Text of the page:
About a year ago I set up this blog & had completely forgotten about it....as for the hair I grew it out & am still trying to grow it. But anyway onto my first "proper" blogpost.
What’s in a name?...Chatelaine
Translated from French “Wife of the Lord of the Castle.” I’m a great fan of historical fiction, period dramas & jewellery (amongst other things) and so when I discovered what a Chatelaine is I was inspired to research, write & create. But what has jewellery got to do do with the Wife of the Lord of the Castle? For those of you who know me, you will know I am incredibly adept at losing things, keys, handbags, purses, bank cards, permission forms, children...ah not quite managed that one yet. A Chatelaine is a fairly modern name for Equipage...
Practical but usually decorative a chatelaine is worn/clipped at the waist giving the lady of the manor access to the essentials needed to run a household efficiently. The object evolved from being a practical group of tools used by Anglo Saxon women into a fashion item which gave an indication as to the status of the wearer. Particularly popular during the 18th & 19th centuries useful articles would have included:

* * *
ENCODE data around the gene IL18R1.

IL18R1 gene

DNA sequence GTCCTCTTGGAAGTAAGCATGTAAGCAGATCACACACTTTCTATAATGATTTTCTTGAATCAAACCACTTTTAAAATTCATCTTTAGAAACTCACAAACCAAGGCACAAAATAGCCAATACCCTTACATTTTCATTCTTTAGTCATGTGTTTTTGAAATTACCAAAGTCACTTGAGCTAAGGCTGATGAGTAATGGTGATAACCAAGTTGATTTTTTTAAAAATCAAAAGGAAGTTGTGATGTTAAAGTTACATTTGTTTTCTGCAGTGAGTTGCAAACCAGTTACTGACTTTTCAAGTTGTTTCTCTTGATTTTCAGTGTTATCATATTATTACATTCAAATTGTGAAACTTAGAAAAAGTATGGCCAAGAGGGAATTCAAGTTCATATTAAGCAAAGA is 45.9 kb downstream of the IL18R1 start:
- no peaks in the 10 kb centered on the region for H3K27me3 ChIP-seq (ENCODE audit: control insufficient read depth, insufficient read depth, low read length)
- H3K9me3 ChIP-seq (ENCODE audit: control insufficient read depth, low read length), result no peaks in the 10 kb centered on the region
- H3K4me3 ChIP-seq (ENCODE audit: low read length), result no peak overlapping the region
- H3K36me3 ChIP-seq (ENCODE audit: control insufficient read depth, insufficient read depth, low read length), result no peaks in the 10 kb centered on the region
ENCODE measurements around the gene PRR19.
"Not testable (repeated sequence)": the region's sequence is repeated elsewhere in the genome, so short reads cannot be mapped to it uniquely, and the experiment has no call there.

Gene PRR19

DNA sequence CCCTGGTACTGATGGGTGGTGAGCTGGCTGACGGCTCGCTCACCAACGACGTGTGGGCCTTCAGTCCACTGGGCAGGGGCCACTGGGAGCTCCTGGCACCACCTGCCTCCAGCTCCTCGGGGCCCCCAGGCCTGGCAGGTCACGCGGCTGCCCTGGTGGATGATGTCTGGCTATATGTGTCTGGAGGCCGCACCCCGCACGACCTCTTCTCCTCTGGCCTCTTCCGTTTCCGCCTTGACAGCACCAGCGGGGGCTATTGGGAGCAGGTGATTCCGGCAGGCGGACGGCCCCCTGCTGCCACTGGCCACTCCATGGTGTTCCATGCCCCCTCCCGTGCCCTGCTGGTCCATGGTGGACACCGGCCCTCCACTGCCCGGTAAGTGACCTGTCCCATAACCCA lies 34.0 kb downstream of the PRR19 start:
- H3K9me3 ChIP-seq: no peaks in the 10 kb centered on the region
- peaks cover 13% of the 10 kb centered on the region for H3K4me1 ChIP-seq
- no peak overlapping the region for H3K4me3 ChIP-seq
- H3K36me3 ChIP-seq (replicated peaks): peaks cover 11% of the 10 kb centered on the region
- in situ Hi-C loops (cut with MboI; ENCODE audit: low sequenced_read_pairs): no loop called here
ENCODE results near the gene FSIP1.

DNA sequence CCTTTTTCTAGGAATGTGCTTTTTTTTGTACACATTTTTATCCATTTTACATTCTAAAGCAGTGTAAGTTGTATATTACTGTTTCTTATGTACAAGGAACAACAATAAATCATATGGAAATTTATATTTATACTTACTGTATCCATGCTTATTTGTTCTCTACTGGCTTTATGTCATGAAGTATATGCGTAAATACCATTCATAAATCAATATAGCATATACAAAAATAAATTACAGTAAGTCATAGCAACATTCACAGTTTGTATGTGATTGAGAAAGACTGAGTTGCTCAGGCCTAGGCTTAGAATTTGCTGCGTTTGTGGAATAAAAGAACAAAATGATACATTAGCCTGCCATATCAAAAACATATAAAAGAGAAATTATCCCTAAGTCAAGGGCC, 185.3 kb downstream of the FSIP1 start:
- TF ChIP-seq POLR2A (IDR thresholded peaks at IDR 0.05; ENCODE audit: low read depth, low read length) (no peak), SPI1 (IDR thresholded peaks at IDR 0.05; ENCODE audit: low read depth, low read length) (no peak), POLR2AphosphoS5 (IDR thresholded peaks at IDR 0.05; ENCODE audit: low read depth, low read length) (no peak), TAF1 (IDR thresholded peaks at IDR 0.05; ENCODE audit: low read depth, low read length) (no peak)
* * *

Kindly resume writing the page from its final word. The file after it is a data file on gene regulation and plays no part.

- keys to the pantry/jewellery box, cabinets etc.
- magnifying glass
- perfume bottles
- sewing implements including scissors & needlecases
- nail file
- pocket knife
These were given as a wedding present from a husband to a wife in an era where sewing & embroidery were an important part of a girls education. The apron is having a revival right now & I’d like to see these make a comeback too. If there is a way we can make being a housewife/Mum easier I’m all for it!
Want to have a go? Online tutorial – how to make a regency chatelaine
I'll be keeping my eyes peeled for various vintage bits & pieces to make my own Chatelaine. In the meantime try searching google images to get an idea of what they're like.
What would you have attached to your Chatelaine to help you today? Comments welcome...